Saudi Arabia condemns Turkey’s military interference in Libya

Members of the Libyan Parliament in Benghazi accused Ankara of “a return to colonialism.” (File/AFP)
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Updated 05 January 2020

Saudi Arabia condemns Turkey’s military interference in Libya

  • Saudi Arabia considers the interference a violation of sovereignty
  • Members of Libya’s Parliament in Benghazi accused Ankara of ‘a return to colonialism’

DUBAI/JEDDAH: Saudi Arabia’s government condemned the latest Turkish interference in Libya, state news agency SPA reported on Saturday.

The Kingdom denounced Turkey’s parliament approving the military deployment in Libya, describing it is a violation of the United Nation’s Security Council resolution on the conflict in the north African country, which aims to solve the crisis.

The resolution was adopted by the Arab League on Dec. 31, 2019.

Saudi officials believe the Turkish interference constitutes a threat to security and stability in Libya and threatens regional and Arab security. It is also an interference in the internal affairs, which it says violates international principles of sovereignty.

Other states have also opposed Turkish President’s Recep plans to send troops to fight in Libya.

Egypt’s Foreign Relations committee at the House of Representatives called Turkish plan for Libya an invasion that endangers Arab safety on Sunday.

Members of the Libyan Parliament in Benghazi accused Ankara of “a return to colonialism,” and the African Union said it was deeply concerned about “interference” in Libya.

Turkish politicians last week approved a law authorizing a military deployment in Libya to shore up the UN-backed government in Tripoli, which has been under sustained attack since April from the rival administration in the east.

At an emergency meeting of the Libyan Parliament in the eastern city of Benghazi, members accused the Tripoli government of “high treason” because of the maritime and military deals it signed with Ankara in November, clearing the way for a Turkish military intervention.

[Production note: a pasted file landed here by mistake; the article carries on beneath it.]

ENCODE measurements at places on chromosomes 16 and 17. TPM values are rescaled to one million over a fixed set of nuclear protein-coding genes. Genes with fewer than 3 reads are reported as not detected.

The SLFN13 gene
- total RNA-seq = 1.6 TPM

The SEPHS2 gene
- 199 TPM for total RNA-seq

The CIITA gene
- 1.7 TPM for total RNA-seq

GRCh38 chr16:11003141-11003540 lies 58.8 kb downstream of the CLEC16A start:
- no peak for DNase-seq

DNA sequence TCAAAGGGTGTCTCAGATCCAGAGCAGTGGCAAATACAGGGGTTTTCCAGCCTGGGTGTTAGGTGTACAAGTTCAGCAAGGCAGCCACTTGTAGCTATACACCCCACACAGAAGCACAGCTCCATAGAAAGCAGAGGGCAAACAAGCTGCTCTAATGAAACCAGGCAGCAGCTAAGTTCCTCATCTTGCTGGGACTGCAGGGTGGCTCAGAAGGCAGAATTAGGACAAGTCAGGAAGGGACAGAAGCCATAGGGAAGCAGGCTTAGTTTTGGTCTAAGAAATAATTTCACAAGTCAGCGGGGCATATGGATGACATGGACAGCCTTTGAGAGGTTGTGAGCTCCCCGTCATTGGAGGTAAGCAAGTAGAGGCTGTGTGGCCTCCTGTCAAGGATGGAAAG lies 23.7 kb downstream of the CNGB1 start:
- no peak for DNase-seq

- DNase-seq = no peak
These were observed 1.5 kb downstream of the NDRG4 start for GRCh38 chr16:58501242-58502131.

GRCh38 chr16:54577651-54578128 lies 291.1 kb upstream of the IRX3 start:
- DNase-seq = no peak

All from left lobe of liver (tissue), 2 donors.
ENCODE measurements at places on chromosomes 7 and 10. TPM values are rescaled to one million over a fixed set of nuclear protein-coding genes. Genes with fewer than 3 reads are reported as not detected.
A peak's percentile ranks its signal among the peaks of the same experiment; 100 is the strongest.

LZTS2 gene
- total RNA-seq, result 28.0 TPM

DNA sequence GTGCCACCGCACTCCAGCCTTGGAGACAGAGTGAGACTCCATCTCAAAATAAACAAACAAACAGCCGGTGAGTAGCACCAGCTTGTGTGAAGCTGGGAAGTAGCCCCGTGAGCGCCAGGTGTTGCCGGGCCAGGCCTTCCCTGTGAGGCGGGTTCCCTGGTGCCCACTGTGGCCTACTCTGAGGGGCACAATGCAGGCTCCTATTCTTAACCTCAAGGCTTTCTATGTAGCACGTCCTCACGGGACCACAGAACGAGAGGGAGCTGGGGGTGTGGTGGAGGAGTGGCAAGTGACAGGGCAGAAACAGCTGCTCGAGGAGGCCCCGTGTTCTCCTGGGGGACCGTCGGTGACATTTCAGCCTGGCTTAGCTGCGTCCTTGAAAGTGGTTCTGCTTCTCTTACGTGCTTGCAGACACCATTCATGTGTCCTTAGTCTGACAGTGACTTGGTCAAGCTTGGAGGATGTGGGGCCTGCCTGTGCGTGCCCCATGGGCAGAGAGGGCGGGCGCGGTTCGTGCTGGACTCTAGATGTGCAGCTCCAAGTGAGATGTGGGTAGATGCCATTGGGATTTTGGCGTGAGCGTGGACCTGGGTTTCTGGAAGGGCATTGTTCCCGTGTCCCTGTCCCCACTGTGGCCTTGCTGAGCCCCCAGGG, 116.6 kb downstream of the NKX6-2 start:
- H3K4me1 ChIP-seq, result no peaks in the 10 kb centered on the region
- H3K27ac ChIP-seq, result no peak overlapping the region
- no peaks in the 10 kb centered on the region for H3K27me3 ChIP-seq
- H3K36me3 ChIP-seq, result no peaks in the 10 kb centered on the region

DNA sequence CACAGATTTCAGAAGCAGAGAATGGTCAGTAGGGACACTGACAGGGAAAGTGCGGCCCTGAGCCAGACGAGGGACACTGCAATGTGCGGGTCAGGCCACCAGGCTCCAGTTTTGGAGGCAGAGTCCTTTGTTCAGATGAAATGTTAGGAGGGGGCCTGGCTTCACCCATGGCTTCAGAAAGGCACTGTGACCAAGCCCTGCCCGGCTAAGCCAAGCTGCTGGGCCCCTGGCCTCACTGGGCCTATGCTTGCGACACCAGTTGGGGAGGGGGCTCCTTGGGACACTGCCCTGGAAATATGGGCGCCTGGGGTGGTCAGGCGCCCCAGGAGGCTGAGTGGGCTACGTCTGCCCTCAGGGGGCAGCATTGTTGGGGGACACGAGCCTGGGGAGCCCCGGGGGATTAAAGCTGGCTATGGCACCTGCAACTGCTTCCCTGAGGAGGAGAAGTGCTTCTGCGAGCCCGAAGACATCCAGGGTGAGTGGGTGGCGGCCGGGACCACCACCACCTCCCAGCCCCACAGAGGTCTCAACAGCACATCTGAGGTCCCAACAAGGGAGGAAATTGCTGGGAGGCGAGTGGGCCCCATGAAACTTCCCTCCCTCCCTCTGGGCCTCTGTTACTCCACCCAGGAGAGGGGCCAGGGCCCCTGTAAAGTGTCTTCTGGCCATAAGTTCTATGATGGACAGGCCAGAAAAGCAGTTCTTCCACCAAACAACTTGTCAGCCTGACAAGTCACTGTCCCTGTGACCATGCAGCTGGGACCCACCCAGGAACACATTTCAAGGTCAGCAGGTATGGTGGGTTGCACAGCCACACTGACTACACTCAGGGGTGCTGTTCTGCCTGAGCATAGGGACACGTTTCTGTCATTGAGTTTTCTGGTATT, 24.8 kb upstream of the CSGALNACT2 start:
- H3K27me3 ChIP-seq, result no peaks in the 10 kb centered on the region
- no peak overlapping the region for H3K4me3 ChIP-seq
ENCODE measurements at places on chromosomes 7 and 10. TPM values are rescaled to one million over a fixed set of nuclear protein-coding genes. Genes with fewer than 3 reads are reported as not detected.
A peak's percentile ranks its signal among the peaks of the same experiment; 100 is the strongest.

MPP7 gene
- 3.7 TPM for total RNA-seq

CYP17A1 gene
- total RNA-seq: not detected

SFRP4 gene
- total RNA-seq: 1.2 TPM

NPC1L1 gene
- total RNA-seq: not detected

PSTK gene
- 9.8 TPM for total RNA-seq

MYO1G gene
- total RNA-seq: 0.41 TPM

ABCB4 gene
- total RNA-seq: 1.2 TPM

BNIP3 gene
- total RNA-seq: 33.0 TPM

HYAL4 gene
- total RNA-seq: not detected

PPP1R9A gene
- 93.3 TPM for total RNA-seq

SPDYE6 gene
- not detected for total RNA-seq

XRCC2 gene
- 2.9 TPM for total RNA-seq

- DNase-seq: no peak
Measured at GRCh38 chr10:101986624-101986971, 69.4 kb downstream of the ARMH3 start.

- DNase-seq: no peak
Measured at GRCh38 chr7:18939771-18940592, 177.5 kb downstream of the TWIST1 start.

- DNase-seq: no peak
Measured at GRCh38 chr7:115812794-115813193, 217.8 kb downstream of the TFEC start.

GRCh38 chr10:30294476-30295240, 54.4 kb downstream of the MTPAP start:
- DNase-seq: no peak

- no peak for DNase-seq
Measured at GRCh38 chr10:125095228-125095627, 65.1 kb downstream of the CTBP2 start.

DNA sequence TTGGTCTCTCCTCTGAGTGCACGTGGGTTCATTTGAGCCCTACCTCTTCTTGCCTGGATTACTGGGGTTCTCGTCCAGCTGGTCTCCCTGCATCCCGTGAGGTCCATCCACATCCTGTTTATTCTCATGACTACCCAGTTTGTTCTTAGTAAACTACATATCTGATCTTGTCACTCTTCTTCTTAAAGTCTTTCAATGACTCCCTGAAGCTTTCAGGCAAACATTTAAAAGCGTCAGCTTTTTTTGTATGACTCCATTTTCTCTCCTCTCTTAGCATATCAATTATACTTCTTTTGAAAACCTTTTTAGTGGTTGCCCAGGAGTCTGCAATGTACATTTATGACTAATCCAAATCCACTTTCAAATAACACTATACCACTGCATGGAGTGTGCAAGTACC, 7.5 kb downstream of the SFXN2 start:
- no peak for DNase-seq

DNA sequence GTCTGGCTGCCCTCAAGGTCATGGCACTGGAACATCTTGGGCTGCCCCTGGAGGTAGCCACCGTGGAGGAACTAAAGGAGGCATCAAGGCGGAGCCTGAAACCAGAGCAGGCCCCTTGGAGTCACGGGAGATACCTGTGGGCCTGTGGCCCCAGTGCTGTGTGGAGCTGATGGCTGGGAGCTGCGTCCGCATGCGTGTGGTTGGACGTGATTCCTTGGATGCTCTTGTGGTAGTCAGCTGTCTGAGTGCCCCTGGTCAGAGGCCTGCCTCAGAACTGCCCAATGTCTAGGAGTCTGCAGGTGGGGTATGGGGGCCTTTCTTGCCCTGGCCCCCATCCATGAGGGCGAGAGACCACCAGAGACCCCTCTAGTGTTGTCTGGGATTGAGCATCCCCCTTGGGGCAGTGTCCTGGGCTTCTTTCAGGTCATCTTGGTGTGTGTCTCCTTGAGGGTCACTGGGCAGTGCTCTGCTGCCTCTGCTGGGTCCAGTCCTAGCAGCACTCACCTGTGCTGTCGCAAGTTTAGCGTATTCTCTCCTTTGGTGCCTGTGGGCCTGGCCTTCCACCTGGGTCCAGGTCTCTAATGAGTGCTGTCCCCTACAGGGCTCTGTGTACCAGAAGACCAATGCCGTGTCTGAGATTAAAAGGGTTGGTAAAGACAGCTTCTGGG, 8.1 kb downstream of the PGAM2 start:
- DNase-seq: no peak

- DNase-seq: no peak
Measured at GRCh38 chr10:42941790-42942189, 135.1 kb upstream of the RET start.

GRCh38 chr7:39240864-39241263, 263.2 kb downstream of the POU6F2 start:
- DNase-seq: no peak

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Members of Libya’s Parliament in Benghazi accused Ankara of ‘a return to colonialism.’

Parliament spokesman Abdallah Bleheq said MPs voted unanimously to scrap the accords, and to sever ties with Ankara.

In Addis Ababa, African Union chief Moussa Faki Mahamat said he was “deeply concerned at the deterioration of the situation in Libya and the continuing suffering of the Libyan people.”

“The various threats of political and military interference in the internal affairs of the country increase the risk of a confrontation, whose motives have nothing to do with the fundamental interests of the Libyan people and their aspirations for freedom, peace, democracy and development,” Faki said.

He urged the international community to join forces with Africa in seeking a peaceful resolution of the crisis, which he warned had “dangerous consequences” for the continent as a whole.


Turkey says it destroyed ‘chemical warfare facility’ in Syria

Updated 29 February 2020

Turkey says it destroyed ‘chemical warfare facility’ in Syria